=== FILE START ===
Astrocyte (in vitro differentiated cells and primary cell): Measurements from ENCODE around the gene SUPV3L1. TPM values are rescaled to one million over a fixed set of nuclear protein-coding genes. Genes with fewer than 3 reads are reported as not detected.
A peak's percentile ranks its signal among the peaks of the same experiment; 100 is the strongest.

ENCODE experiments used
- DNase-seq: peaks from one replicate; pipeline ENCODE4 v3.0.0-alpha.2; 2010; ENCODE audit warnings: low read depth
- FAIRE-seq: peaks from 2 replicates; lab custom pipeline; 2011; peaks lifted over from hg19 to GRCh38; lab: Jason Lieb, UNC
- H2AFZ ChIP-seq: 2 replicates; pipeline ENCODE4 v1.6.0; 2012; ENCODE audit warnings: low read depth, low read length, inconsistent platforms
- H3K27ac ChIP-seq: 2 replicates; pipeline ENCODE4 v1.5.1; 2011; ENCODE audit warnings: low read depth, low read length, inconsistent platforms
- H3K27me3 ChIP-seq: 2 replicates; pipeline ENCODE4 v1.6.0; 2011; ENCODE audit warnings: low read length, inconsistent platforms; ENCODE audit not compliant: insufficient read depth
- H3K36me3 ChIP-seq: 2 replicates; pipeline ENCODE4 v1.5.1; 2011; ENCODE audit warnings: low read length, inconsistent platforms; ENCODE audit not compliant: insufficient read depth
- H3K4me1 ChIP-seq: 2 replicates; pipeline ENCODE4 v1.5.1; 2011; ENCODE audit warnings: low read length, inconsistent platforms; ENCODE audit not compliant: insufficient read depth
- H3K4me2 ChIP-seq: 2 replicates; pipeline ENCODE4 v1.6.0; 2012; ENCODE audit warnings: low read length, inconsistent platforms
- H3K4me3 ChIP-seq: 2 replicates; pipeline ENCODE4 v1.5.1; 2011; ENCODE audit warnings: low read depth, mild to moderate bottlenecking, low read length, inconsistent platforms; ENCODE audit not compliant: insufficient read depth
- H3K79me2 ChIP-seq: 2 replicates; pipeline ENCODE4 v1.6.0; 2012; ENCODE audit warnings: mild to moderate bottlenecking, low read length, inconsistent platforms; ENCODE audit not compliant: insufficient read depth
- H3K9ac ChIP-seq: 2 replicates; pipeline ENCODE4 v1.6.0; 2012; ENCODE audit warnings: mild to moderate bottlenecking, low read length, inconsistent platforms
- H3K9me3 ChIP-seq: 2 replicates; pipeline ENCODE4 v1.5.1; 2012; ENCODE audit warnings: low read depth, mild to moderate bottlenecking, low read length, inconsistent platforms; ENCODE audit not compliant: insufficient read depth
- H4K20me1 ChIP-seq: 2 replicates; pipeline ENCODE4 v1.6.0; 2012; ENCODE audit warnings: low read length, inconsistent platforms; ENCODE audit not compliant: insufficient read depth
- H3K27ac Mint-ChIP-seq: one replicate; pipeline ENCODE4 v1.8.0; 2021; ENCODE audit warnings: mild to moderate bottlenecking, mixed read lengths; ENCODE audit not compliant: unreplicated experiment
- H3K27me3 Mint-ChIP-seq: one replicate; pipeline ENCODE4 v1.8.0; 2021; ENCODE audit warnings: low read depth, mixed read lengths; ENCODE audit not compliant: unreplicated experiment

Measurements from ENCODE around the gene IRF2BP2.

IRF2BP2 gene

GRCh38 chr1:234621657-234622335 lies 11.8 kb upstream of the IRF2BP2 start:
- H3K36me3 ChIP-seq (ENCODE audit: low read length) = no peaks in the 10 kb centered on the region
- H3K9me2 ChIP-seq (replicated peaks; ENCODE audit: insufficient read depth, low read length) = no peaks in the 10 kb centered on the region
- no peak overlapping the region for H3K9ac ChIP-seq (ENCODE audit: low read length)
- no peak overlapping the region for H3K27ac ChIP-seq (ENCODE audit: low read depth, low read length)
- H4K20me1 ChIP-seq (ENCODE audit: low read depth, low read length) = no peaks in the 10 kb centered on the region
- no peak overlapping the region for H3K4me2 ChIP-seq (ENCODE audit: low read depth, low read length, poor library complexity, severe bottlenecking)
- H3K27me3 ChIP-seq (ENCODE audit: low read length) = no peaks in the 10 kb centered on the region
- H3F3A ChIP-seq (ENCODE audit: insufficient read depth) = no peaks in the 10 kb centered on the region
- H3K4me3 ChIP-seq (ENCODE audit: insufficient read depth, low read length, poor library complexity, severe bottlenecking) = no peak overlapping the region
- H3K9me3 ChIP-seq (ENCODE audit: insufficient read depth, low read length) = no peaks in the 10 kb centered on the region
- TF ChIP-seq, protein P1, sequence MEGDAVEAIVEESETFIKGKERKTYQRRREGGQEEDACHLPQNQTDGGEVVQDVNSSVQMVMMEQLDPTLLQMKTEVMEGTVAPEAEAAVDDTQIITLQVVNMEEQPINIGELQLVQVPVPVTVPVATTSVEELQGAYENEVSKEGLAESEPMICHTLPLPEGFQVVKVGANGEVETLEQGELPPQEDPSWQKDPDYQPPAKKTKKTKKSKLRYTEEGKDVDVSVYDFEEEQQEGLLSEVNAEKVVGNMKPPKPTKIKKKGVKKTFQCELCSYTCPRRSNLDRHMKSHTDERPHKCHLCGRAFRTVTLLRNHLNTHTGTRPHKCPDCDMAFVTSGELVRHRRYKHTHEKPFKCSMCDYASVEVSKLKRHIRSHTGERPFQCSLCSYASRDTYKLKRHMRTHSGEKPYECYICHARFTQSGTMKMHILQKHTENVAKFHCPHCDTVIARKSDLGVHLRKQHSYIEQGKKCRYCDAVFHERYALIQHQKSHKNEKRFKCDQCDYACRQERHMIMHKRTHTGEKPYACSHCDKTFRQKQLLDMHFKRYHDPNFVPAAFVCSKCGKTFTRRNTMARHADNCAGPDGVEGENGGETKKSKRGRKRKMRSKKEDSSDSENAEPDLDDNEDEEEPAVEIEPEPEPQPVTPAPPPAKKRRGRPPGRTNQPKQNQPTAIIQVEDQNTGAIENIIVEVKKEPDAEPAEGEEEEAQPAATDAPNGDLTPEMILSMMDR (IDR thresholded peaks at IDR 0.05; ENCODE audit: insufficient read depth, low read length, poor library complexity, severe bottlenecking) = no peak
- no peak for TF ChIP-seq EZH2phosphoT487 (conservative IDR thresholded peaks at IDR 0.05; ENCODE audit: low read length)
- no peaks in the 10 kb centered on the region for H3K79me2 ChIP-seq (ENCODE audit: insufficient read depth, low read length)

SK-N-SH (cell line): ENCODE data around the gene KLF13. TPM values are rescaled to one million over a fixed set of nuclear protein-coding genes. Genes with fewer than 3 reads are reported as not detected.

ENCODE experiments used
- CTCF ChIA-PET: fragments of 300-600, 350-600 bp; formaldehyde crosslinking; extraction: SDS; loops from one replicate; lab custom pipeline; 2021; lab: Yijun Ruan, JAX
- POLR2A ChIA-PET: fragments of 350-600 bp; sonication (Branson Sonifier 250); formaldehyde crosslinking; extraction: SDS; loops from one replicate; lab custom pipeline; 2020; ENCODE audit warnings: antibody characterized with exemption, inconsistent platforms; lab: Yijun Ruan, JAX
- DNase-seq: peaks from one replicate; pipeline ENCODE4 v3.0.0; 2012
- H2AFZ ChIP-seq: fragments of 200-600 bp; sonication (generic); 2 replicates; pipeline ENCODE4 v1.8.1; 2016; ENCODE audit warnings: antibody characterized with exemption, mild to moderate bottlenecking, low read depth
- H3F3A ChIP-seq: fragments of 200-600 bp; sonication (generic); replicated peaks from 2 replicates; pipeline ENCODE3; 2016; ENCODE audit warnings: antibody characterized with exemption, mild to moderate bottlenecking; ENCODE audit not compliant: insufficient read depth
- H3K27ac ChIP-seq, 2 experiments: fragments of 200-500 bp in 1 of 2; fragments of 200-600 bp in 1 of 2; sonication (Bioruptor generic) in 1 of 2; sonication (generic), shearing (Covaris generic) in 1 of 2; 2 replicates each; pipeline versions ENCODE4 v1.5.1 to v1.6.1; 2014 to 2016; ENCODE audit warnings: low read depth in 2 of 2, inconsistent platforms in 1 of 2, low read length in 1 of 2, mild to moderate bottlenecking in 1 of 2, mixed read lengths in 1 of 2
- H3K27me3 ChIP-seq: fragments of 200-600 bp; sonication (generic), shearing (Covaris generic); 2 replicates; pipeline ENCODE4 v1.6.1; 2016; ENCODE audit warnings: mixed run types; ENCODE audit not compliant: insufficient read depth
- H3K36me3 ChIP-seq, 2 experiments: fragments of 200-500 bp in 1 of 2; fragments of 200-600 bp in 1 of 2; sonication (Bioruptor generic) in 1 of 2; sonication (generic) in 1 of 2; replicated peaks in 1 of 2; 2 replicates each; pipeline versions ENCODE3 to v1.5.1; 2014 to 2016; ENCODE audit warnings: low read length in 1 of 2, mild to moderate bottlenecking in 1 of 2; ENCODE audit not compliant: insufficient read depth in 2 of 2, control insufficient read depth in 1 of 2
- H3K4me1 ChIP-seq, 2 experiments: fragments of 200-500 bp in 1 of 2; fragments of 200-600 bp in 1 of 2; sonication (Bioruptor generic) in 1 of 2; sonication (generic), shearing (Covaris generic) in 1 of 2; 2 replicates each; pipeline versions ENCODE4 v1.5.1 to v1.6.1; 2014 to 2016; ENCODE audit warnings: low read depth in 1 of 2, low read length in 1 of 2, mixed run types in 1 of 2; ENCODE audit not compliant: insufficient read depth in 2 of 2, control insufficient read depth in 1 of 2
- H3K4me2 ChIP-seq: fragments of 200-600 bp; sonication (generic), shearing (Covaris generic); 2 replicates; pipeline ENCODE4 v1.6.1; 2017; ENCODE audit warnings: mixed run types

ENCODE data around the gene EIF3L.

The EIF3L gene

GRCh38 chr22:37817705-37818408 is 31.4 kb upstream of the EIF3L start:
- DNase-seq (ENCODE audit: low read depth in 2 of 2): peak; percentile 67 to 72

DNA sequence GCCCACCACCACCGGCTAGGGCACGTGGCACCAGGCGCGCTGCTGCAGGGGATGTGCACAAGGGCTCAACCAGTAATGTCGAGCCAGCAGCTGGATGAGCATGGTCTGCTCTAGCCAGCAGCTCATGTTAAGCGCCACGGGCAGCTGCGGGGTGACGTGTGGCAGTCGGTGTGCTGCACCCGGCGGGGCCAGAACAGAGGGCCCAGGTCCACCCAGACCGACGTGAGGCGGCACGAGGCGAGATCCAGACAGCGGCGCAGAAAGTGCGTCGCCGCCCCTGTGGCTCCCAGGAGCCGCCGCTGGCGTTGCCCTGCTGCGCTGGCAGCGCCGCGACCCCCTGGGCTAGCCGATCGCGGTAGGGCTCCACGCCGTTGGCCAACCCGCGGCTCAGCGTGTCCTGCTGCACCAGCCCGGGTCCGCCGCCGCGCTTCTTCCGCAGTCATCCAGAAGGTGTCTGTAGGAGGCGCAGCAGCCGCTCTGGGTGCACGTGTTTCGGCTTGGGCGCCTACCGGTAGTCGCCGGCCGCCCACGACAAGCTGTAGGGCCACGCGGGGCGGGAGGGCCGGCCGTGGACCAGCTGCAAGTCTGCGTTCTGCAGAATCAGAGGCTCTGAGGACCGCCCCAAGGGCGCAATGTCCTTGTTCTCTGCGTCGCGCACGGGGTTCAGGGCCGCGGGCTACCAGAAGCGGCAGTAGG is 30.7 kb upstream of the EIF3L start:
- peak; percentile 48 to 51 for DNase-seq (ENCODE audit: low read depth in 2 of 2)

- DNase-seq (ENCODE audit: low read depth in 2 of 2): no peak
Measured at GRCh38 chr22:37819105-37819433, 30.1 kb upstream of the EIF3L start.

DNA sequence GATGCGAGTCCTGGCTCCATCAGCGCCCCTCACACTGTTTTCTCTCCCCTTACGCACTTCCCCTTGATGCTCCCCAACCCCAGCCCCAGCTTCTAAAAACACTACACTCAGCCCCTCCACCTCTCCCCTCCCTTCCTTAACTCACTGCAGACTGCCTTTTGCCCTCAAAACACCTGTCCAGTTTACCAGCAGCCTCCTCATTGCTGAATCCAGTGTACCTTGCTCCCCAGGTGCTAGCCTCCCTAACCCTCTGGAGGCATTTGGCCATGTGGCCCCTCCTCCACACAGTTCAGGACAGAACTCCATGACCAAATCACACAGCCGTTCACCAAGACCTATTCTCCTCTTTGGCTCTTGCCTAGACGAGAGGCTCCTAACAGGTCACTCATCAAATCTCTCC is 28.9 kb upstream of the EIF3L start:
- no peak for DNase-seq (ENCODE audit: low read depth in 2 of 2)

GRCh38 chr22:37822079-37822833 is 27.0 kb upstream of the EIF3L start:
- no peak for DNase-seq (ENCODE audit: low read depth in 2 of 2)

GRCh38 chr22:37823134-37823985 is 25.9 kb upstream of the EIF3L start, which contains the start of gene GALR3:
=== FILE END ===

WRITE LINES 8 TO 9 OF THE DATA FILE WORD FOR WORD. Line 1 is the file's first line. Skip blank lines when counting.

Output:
- H3K27me3 ChIP-seq: 2 replicates; pipeline ENCODE4 v1.6.0; 2011; ENCODE audit warnings: low read length, inconsistent platforms; ENCODE audit not compliant: insufficient read depth
- H3K36me3 ChIP-seq: 2 replicates; pipeline ENCODE4 v1.5.1; 2011; ENCODE audit warnings: low read length, inconsistent platforms; ENCODE audit not compliant: insufficient read depth